I read an interesting article making the point that we’re foolish to think that our elected representatives will do anything that makes sense for us, because they’re in place to serve their bosses: namely, the minority of the population who actually vote in the primaries, and the even smaller percentage of the people who pay the bills through campaign contributions both above and below board.  (By the way, read Michael Moran’s piece setting the stage for his blog The Reckoning.)

The other thing to watch out for right now, though, is the cowardly Congress finding a way to back out of the deal it made with itself!  No Congress can pass a law that would prevent a future Congress from unpassing that law; just because it set itself this deadline and mandated future budget cuts as a penalty for failing to meet that deadline can’t prevent the next Congress from overriding all or some part of the threatened budget reductions, and that’s entirely possible for a group that already can’t say no to anyone (which is a big part of what got our budget in this mess to begin with).

Give some thought to Moran’s suggestion: in times of crisis, what if we take control away from politicians and give it to people who know what they’re doing?

A real super-committee – a real committee not only empowered to take the steps necessary to right the American economy, but competent to do so – would include 12 serious thinkers. They might include policymakers like former Fed Chairmen Paul Volker or (the suitably contrite) Alan Greenspan, economists of left and right like Stanford’s John B. Taylor, Yale’s Robert Schiller, NYU-Stern’s Nouriel Roubini, plus a few representatives of labor, small business and capital – let’s say Robert Reich, Joseph Schneider of Lacrosse Footwear, and Warren Buffett, just for kicks. No investment bank chairman, please, and no one facing reelection.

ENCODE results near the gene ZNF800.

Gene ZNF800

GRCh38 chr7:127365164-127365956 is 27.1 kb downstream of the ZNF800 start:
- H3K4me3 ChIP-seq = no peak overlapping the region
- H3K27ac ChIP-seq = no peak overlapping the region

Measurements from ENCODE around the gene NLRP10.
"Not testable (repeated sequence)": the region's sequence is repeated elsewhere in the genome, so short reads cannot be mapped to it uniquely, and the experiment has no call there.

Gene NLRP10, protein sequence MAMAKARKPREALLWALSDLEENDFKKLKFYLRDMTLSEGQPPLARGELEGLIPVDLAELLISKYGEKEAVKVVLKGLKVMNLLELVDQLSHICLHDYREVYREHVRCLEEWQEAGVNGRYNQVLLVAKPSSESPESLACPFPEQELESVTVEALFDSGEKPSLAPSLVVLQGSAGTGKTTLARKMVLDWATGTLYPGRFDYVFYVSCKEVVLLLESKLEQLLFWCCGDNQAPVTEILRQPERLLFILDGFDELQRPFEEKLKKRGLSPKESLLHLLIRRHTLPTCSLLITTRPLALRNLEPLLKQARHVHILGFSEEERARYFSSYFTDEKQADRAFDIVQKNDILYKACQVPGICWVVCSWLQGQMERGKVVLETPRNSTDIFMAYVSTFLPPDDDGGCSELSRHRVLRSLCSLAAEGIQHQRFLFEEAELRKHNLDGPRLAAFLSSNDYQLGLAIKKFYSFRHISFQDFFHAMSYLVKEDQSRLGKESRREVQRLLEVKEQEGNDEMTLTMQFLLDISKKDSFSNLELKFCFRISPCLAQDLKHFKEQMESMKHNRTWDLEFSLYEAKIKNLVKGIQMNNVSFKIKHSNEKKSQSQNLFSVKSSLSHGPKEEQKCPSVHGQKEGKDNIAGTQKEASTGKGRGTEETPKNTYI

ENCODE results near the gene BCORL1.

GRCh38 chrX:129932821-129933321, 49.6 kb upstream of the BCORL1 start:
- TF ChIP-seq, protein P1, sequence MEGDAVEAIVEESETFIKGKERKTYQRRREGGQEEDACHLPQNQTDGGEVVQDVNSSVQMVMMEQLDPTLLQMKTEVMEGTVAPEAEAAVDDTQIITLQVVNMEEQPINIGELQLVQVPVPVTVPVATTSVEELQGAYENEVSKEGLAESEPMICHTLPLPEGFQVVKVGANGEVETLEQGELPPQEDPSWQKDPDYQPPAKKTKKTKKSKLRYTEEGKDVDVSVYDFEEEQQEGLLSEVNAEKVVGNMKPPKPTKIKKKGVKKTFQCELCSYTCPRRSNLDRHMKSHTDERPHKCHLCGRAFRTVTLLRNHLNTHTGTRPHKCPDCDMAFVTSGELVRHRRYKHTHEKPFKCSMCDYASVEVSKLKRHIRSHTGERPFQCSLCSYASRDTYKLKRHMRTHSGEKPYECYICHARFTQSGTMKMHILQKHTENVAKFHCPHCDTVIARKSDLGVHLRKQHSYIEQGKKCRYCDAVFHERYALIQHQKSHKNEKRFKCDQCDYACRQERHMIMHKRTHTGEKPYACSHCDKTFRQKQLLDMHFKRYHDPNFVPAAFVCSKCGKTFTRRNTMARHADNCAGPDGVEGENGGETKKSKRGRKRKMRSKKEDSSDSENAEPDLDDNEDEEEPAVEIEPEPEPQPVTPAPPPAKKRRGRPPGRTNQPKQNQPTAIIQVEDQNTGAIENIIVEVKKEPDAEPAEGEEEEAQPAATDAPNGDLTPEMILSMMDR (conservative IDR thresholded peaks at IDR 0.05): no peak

Can you imagine this group failing to come up with a solution? Can you imagine any of them worrying more about the next election than the future of the world’s largest economy? Certainly, they would clash – perhaps over the same tax v. spending cut issues. The difference: they would understand better than any member of Congress that no solution is far worse than a less-than-perfect solution.

I’ve got some great news, and I’ve got some less than great news

The great news is that the sale of the Houston Astros was approved by the Major League Baseball owners at their quarterly meeting today.  The Dreaded Drayton McLane Era in Houston Astros history is expected to finally be smothered with a pillow by the middle of next week; this will do nothing to immediately get us any better players, but it will make a lot of people feel better.

This past May when the sale agreement with an investment group led by Houston businessman Jim Crane was announced, I unburdened myself on the subject of McLane’s star-crossed stewardship of my hometown team.  In retrospect, the only thing I’d change would be to include better examples of how splurging on big name free agents made McLane feel like he was building a champion but really only reinforced his legacy of misguided priorities:

Kaz Matsui.  Woody Williams.  Vinny Castilla.  Sid Fernandez.  Dwight Gooden.  Mike Hampton.  Jason Jennings.  Pat Listach.  Brett Myers.  Russ Ortiz.